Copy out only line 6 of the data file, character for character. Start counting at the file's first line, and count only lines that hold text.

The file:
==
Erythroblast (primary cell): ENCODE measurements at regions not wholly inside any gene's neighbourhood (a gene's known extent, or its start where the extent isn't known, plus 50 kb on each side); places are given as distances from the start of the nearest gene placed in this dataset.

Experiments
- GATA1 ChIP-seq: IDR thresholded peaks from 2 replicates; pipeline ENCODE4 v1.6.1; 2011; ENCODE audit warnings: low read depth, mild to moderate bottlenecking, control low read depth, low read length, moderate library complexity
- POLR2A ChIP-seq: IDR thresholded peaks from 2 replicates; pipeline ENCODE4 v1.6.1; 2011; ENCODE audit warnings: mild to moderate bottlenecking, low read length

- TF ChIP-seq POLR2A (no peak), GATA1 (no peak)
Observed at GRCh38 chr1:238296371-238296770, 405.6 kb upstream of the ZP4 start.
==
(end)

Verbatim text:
Observed at GRCh38 chr1:238296371-238296770, 405.6 kb upstream of the ZP4 start.